There is a slight inference that East has the heart A – West might have opened with HA, diamond honor and KQJ clubs. An alternative partial elimination line might be to lead to the heart queen and duck a heart. This works against any doubleton J (assuming no unblock from Jx), and any doubleton 10 if East is careless in not overtaking. I am not skilled enough to work out which line is better, particularly as this second line will work more often against less talented opponents.

Peter PengDecember 12th, 2015 at 6:39 pm

hi Bobby

I saw a bidding situation on-line that I had not seen before. I report and would like to know if there a name for that.

I write from memory, so hands are only approximate.

West held 5-2-5-1, weak hand, like


He opened 1D in second seat, NV all.

North had a monster hand, something like


I believe he was just waiting to open 2NT, but now 2NT would show 5-5 in H and clubs, I believe. N doubled. S bid 1H, having 5 to KJTxx plus Q in spades, Jx in diamonds and Qxxx in clubs. Nine HCP but I think he thought too many of those in Qs and Js.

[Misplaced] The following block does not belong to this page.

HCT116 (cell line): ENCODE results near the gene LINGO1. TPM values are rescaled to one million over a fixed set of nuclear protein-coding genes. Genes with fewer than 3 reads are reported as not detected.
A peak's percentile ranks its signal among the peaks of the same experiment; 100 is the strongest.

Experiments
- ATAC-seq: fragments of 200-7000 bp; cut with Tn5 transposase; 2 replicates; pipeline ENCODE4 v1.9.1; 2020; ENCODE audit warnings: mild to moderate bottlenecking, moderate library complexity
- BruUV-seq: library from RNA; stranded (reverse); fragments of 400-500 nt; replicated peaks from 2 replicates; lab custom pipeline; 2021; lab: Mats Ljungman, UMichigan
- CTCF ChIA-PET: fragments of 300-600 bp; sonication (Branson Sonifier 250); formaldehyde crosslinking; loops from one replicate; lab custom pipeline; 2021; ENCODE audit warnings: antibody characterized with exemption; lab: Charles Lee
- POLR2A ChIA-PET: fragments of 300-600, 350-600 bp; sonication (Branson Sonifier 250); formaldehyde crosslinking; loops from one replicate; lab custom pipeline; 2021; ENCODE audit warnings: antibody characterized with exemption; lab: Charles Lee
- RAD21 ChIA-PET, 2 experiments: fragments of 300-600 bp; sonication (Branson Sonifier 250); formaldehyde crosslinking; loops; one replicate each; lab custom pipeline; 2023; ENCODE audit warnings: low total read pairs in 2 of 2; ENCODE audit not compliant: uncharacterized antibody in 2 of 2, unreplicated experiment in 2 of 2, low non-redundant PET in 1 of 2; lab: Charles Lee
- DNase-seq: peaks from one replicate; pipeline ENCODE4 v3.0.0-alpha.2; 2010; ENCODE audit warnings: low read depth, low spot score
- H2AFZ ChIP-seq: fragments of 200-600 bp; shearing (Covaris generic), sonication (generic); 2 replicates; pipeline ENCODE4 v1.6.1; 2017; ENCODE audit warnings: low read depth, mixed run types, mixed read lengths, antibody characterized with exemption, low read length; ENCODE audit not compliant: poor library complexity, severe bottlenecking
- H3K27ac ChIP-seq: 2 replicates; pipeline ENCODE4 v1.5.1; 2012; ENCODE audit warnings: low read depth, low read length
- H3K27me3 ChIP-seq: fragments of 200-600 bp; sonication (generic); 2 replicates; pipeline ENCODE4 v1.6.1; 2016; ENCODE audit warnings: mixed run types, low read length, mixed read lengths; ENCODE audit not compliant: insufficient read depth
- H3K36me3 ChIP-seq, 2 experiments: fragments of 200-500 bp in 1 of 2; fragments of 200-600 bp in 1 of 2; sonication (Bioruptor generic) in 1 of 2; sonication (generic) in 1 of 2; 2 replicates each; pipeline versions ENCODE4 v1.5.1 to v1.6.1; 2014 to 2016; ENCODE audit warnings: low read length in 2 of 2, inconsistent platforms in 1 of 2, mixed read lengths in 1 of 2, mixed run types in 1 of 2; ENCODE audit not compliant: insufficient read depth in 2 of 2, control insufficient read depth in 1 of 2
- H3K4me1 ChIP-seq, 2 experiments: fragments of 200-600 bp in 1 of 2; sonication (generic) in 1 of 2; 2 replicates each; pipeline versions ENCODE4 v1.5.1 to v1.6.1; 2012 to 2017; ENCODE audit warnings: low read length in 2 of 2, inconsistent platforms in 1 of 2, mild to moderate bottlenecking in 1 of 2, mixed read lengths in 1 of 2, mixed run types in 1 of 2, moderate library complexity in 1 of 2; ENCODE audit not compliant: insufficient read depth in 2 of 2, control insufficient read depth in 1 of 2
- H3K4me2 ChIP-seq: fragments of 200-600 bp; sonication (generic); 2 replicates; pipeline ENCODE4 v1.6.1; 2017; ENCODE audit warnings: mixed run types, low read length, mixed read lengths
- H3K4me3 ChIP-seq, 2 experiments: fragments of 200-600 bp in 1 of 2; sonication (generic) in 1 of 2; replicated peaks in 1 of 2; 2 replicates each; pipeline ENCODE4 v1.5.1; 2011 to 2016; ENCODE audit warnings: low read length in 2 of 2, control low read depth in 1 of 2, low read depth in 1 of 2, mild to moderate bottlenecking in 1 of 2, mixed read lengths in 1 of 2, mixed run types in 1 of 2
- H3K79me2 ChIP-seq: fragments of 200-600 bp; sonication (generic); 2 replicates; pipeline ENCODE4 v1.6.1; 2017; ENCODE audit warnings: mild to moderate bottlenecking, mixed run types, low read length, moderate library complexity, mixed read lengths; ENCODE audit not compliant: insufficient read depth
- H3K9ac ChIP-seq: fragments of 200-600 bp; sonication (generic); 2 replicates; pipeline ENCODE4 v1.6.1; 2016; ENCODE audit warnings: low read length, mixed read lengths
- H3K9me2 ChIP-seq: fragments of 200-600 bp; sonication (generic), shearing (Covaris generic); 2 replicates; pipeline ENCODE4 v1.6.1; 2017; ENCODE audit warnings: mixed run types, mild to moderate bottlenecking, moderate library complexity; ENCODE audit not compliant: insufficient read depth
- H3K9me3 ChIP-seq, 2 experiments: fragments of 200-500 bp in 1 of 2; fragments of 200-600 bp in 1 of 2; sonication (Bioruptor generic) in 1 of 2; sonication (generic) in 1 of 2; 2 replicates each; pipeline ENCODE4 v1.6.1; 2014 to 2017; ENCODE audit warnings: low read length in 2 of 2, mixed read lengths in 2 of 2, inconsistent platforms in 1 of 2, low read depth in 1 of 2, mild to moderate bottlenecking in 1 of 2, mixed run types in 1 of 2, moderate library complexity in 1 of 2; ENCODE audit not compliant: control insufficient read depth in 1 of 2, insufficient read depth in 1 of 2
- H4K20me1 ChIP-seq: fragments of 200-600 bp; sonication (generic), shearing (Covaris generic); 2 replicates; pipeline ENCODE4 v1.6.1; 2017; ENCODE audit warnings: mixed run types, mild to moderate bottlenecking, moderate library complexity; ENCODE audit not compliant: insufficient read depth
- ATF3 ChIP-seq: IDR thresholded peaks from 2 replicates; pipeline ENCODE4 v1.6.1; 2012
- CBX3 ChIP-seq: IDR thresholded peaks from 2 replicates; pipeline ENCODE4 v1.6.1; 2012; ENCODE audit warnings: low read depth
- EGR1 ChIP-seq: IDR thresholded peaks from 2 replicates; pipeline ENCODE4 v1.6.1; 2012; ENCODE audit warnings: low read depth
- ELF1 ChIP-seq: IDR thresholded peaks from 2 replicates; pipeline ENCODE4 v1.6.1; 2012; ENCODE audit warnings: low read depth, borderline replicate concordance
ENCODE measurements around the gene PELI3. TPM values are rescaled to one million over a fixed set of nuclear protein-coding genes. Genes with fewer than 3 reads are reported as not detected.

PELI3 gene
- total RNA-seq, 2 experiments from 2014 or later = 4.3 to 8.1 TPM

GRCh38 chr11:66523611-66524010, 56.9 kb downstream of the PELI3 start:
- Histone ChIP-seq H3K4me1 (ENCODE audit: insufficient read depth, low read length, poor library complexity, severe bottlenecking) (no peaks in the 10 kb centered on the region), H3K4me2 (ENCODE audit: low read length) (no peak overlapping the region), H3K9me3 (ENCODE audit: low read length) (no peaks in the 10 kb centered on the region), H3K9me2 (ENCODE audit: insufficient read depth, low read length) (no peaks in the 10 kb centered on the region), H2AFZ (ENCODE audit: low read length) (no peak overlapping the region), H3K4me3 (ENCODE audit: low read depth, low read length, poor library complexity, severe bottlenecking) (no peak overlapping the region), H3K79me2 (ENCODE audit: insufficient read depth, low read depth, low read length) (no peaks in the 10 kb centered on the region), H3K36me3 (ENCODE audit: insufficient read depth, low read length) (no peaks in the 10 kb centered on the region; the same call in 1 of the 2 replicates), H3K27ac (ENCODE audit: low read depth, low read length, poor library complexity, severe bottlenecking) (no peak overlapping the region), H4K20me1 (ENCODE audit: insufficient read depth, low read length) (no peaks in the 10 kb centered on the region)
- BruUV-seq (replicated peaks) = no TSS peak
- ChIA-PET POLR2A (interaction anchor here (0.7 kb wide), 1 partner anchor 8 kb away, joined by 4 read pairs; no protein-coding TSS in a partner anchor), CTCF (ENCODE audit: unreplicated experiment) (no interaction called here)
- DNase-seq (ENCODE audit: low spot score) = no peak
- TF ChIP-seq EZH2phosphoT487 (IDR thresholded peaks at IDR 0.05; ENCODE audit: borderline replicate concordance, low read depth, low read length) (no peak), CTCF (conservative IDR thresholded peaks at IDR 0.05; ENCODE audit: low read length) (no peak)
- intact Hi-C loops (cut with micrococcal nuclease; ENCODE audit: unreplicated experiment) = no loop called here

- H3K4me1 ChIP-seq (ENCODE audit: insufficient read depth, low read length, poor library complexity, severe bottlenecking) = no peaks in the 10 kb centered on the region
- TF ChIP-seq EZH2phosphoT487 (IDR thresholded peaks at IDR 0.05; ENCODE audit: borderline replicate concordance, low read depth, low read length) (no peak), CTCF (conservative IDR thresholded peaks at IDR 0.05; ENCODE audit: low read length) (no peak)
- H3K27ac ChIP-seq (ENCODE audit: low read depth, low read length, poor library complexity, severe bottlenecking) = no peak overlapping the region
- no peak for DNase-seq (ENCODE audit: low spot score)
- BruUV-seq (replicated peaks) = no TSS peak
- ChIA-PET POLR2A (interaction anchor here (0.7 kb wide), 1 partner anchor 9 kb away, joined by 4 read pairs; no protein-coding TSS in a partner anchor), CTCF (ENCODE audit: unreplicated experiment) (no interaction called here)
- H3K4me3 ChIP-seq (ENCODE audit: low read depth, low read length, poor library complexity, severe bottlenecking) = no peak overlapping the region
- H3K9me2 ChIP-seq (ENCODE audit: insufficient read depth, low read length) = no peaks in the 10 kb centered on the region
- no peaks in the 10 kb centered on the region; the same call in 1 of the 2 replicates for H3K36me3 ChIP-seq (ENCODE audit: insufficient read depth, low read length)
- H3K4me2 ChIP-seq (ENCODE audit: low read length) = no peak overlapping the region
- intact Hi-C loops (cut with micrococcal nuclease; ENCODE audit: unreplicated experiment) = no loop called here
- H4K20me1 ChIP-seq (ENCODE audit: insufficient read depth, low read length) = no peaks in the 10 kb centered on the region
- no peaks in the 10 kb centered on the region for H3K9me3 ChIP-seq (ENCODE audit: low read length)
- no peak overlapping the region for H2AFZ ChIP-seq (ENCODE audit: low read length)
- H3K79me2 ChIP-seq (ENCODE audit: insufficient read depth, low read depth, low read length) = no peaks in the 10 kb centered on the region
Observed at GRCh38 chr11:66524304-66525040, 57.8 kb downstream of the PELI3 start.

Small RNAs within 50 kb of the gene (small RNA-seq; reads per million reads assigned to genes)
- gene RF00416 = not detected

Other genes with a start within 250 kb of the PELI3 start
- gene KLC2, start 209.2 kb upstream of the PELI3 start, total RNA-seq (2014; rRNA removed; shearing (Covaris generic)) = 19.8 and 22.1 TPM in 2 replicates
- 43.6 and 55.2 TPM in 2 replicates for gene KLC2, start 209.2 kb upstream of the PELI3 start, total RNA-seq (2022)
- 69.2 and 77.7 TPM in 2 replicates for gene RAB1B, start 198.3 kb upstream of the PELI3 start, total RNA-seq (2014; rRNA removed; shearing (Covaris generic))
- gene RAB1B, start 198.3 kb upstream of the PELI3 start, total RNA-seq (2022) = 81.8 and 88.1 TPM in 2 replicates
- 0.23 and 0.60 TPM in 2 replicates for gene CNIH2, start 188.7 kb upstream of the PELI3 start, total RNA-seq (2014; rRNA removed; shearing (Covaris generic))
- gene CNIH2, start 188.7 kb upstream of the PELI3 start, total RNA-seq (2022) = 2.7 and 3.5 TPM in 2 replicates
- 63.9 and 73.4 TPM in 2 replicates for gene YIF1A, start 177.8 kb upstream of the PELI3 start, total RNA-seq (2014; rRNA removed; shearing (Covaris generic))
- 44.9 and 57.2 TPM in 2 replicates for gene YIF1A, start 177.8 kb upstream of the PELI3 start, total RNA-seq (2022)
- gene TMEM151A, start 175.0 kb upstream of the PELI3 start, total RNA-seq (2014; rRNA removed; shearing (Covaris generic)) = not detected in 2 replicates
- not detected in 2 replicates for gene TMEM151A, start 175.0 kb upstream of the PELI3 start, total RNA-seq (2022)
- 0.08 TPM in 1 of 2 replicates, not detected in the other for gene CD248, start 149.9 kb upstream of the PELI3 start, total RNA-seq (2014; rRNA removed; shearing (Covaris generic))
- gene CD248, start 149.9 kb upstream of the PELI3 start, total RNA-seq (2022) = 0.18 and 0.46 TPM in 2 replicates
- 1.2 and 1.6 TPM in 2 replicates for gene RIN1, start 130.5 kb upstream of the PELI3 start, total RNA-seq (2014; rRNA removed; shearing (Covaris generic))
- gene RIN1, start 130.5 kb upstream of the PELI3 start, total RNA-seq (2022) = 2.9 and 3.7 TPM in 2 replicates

Now West bid 1S, to complete his 5-5 description.

North bid 1NT, not knowing what S had.

East came in with 2S, clear suit preference.

North, now knowing what to do, doubled.

W went down 2 NV, when NS had 30 HCP combined.

Is there a name for that bid by West…


bobby wolffDecember 12th, 2015 at 8:56 pm

Hi John,

The problem to which you allude is directly caused by our internet company Century Link, which handles our needs.

Since your unhappy experience, order seems to be restored, so anchors aweigh.

Thanks for letting us know, because sometimes we can do something from our end, but only if someone has informed us.

bobby wolffDecember 12th, 2015 at 9:01 pm

Hi Bill,

Amen, by dear friend, amen.

Experience had definitely proven that all partners seem to light up when they are supported, so if given a choice, just do it